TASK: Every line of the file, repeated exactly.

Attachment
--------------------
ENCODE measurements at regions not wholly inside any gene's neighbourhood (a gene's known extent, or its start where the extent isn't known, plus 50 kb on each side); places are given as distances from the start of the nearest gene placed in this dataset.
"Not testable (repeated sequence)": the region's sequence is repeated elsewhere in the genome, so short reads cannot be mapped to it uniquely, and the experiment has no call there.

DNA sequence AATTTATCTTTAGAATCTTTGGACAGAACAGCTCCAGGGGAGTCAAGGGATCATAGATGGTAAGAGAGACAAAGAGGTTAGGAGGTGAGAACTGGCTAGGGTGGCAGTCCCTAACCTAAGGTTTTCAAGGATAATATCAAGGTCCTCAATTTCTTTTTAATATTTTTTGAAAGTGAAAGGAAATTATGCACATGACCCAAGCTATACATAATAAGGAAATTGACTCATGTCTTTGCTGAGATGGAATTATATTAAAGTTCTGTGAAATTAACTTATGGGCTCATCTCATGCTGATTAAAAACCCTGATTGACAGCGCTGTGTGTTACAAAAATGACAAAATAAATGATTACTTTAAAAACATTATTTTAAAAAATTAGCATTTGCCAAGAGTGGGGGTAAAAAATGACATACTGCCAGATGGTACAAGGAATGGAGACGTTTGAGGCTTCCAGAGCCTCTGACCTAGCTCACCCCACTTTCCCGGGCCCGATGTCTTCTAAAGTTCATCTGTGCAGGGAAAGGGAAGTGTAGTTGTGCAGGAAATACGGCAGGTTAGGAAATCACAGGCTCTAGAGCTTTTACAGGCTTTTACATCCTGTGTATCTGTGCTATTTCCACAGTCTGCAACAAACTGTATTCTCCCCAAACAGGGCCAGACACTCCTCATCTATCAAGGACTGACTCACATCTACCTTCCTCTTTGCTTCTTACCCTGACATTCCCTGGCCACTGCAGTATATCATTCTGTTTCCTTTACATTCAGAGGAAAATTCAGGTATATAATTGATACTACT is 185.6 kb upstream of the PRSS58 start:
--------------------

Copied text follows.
ENCODE measurements at regions not wholly inside any gene's neighbourhood (a gene's known extent, or its start where the extent isn't known, plus 50 kb on each side); places are given as distances from the start of the nearest gene placed in this dataset.
"Not testable (repeated sequence)": the region's sequence is repeated elsewhere in the genome, so short reads cannot be mapped to it uniquely, and the experiment has no call there.

DNA sequence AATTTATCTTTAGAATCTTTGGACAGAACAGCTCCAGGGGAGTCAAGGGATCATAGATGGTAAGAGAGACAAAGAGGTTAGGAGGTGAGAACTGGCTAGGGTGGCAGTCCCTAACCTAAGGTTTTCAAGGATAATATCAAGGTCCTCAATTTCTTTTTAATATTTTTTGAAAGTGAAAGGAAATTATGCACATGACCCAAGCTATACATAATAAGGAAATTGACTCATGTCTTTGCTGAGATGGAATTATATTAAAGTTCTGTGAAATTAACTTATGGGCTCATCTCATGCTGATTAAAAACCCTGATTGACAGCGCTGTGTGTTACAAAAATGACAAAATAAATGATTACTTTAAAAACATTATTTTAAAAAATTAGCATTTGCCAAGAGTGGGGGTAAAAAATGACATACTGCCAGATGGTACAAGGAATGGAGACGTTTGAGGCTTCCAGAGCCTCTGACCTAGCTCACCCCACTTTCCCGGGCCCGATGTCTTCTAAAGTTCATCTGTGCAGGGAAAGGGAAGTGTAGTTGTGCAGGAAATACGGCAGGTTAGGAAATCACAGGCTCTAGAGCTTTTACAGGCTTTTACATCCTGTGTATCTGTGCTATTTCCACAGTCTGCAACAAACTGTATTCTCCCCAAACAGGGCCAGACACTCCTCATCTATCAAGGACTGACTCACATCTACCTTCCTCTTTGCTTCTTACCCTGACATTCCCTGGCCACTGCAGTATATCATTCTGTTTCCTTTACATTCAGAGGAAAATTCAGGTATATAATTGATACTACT is 185.6 kb upstream of the PRSS58 start: